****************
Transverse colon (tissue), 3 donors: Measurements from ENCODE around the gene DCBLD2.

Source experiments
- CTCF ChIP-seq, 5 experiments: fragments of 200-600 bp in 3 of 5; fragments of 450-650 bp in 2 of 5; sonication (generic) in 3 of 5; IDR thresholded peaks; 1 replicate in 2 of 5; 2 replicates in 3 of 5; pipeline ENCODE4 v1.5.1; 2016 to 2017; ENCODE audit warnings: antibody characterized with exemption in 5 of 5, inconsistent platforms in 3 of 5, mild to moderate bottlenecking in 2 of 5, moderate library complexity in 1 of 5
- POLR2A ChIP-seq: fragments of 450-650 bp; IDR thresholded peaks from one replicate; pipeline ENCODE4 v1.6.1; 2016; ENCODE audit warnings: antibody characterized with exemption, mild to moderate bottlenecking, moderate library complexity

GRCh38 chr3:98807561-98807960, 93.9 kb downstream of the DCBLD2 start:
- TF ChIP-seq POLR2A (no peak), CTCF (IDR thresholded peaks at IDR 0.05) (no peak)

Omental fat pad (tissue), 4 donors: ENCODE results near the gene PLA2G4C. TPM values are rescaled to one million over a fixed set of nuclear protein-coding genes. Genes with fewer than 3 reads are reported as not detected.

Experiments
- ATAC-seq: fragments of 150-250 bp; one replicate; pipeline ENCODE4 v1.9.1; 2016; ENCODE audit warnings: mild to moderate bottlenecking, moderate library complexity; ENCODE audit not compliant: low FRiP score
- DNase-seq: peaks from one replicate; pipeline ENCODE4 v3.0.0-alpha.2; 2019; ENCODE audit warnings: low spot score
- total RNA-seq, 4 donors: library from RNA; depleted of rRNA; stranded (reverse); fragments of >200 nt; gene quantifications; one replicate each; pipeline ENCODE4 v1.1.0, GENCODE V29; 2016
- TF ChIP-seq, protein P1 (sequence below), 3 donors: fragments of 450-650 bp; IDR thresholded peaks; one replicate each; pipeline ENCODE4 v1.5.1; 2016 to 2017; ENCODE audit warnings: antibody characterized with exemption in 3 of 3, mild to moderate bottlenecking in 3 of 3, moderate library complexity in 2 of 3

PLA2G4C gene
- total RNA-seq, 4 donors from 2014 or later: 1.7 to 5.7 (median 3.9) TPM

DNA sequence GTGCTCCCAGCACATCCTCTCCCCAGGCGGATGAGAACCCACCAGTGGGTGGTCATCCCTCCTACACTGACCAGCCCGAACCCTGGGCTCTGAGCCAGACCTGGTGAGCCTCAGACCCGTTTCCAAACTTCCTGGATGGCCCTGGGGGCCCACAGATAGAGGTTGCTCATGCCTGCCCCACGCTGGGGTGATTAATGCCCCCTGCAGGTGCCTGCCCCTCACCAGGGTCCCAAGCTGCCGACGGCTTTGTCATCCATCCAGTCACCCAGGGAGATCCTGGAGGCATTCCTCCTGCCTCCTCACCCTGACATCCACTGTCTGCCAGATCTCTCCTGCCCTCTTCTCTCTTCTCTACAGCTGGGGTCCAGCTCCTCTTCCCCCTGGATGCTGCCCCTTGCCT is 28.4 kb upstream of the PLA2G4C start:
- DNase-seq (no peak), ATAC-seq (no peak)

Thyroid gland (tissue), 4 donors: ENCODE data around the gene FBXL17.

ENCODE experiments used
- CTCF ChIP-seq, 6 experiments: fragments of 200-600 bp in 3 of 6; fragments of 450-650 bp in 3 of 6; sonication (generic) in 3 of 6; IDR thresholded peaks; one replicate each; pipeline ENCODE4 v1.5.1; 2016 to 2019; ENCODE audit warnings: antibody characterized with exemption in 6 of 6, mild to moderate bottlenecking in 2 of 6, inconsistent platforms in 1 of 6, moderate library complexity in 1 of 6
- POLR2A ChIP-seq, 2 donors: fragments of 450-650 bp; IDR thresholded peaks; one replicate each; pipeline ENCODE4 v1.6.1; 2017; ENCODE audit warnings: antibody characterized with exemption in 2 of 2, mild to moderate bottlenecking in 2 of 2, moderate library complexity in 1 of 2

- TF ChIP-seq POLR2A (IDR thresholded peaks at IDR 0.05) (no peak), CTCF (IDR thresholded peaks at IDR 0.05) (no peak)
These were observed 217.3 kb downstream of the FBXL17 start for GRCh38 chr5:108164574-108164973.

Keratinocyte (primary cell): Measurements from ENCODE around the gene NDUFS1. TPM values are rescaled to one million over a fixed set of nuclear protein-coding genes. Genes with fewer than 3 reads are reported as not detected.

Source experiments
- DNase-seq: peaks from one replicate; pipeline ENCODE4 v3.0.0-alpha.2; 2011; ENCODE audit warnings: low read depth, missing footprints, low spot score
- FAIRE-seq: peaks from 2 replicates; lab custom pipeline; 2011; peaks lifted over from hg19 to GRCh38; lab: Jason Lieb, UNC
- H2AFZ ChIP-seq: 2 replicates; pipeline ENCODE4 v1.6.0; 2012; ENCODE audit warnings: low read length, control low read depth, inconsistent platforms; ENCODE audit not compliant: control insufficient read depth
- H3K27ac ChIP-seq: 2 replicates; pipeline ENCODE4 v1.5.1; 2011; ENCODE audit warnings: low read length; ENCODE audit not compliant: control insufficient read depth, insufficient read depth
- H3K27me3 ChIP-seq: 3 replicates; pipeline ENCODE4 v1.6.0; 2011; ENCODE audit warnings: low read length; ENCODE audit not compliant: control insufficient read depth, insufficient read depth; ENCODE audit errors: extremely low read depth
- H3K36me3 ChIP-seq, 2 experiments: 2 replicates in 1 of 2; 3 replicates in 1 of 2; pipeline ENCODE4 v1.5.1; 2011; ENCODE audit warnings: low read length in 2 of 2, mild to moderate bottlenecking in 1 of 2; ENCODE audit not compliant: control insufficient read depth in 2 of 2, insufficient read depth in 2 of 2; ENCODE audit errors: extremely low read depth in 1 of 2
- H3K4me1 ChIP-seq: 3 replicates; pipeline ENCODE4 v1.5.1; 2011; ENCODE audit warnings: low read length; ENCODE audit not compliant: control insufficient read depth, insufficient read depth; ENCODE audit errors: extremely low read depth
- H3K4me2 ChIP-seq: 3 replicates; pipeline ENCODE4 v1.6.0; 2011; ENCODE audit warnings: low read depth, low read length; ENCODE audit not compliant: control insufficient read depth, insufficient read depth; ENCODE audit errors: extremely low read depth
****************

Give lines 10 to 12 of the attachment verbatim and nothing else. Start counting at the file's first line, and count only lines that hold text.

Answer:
- DNase-seq: peaks from one replicate; pipeline ENCODE4 v3.0.0-alpha.2; 2019; ENCODE audit warnings: low spot score
- total RNA-seq, 4 donors: library from RNA; depleted of rRNA; stranded (reverse); fragments of >200 nt; gene quantifications; one replicate each; pipeline ENCODE4 v1.1.0, GENCODE V29; 2016
- TF ChIP-seq, protein P1 (sequence below), 3 donors: fragments of 450-650 bp; IDR thresholded peaks; one replicate each; pipeline ENCODE4 v1.5.1; 2016 to 2017; ENCODE audit warnings: antibody characterized with exemption in 3 of 3, mild to moderate bottlenecking in 3 of 3, moderate library complexity in 2 of 3